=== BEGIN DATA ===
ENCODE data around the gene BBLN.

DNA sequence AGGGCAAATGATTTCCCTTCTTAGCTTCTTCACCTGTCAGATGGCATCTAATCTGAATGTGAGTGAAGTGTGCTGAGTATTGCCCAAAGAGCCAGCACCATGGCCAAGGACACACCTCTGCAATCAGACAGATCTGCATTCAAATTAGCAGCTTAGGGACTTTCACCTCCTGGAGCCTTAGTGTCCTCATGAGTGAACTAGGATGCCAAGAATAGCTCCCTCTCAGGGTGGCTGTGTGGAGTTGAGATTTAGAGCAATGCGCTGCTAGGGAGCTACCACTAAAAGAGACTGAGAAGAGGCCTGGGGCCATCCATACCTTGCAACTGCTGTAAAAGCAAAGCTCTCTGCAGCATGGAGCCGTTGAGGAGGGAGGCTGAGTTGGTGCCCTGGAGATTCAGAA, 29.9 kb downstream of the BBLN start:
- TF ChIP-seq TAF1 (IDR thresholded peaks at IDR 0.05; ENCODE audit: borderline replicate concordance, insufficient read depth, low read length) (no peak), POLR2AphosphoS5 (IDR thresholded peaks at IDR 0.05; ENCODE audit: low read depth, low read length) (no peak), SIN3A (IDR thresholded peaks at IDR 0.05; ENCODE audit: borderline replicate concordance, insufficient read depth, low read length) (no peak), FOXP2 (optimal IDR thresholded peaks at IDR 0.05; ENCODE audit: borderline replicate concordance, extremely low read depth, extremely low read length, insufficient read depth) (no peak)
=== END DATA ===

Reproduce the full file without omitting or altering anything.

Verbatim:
ENCODE data around the gene BBLN.

DNA sequence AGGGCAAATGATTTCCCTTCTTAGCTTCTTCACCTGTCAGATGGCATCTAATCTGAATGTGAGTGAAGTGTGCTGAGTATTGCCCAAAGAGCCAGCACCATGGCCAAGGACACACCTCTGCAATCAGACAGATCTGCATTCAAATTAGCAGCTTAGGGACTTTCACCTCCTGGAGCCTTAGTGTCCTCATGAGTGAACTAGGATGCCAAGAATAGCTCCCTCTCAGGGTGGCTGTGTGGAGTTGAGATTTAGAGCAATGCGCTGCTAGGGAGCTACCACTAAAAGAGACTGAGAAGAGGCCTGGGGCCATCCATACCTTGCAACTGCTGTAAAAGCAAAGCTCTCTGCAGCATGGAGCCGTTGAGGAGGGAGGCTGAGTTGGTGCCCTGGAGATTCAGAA, 29.9 kb downstream of the BBLN start:
- TF ChIP-seq TAF1 (IDR thresholded peaks at IDR 0.05; ENCODE audit: borderline replicate concordance, insufficient read depth, low read length) (no peak), POLR2AphosphoS5 (IDR thresholded peaks at IDR 0.05; ENCODE audit: low read depth, low read length) (no peak), SIN3A (IDR thresholded peaks at IDR 0.05; ENCODE audit: borderline replicate concordance, insufficient read depth, low read length) (no peak), FOXP2 (optimal IDR thresholded peaks at IDR 0.05; ENCODE audit: borderline replicate concordance, extremely low read depth, extremely low read length, insufficient read depth) (no peak)